Keeping up with Bolt

Karen Fuchs tells how she became a sports photographer and of her encounters with Olympic champion Usain Bolt

I fell into sports photography by chance about 17 years ago, through taking a portrait of Linford Christie for one of the Sunday supplements. For several years, I ended up shooting Linford and Colin Jackson, almost exclusively.

With that early opportunity, I had no choice but to learn to capture the superfast world of track and field imagery, which was certainly a steep learning curve after coming from a portrait photography background.

But my love of sports and my fairly athletic self, helped considerably. Having an understanding of movement and of what you can ask from an athlete (and yourself) is critical.

When shooting sport, there are several criteria to consider. Firstly, if there is a specific movement or moments you would like to capture, and second, the message you want to convey. For example, it could be the effort of the athlete, the emotion or the driving force behind it or how to portray the athlete in a certain way.

Also, it is important to consider the background and overall composition of the shot you are planning. Sometimes that will include using an effect such as “motion blur” to enhance the photograph. Most professional sport photographers evaluate all of the above for virtually every shot they take.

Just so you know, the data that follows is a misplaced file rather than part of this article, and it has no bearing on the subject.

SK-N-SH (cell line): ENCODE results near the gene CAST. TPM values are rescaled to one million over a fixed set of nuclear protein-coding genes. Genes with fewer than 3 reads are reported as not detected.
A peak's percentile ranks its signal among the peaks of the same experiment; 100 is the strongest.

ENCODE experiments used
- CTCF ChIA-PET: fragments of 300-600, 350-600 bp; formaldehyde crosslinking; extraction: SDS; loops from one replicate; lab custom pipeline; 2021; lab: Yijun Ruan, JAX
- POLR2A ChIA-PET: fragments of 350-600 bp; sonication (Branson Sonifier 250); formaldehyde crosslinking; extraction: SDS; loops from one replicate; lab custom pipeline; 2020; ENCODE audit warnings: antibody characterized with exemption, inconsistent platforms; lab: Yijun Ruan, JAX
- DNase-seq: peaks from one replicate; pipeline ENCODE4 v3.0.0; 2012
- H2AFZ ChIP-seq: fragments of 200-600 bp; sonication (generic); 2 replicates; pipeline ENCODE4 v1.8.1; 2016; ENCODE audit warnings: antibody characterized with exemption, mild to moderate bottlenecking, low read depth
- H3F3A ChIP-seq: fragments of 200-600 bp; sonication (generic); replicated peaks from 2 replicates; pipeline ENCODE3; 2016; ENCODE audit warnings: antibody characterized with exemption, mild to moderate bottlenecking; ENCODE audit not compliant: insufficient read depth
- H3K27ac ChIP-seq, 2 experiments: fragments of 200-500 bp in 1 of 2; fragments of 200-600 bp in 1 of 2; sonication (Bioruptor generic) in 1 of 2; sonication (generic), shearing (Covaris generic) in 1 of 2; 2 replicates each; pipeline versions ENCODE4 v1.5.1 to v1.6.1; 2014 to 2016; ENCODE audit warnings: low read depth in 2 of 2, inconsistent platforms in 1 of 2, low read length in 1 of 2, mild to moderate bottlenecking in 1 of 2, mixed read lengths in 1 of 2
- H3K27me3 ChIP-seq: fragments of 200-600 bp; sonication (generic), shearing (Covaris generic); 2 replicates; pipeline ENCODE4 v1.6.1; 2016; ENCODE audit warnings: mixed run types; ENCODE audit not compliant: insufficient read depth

My shot of Usain Bolt caught him when the exhaustion and effort from training was clearly visible

One of the most effective ways of capturing movement is to pan your camera, following the athlete or racehorse, car or cyclist, and pressing the shutter when the precise motion you would like is in the frame. This will blur the background, isolate your subject and create a wonderful sense of speed.

Thinking outside the box can sometimes produce memorable images which happen before or after an event. For example, getting prepared for action or engaging in quiet concentration before the gun goes off. My shot of Usain Bolt caught him when the exhaustion and effort from training was clearly visible, but there was no sign of actual live action.

In sports photography, it is vital to push yourself; being in a comfortable position straight on to the subject will not get a good shot. The harder you drive yourself, both mentally and physically, for that interesting angle, the more likely will you capture something special. Quite often I find myself flat on the floor, regardless of weather or conditions or if I’m covered in dirt or mud. I’m looking up at the athlete to create a heroic effect, or to isolate him or her from crowds or buildings, so that they stand clear against the background. Sometimes I situate myself on a very high vantage point to get a viewpoint most people will never see.

In my years of shooting sport (and only meeting one other female photographer on the infield on two occasions), I have found that this has brought me most respect from my peers and the athletes I have worked with. I am just as driven to get a great shot, as they are in their aim to be the best.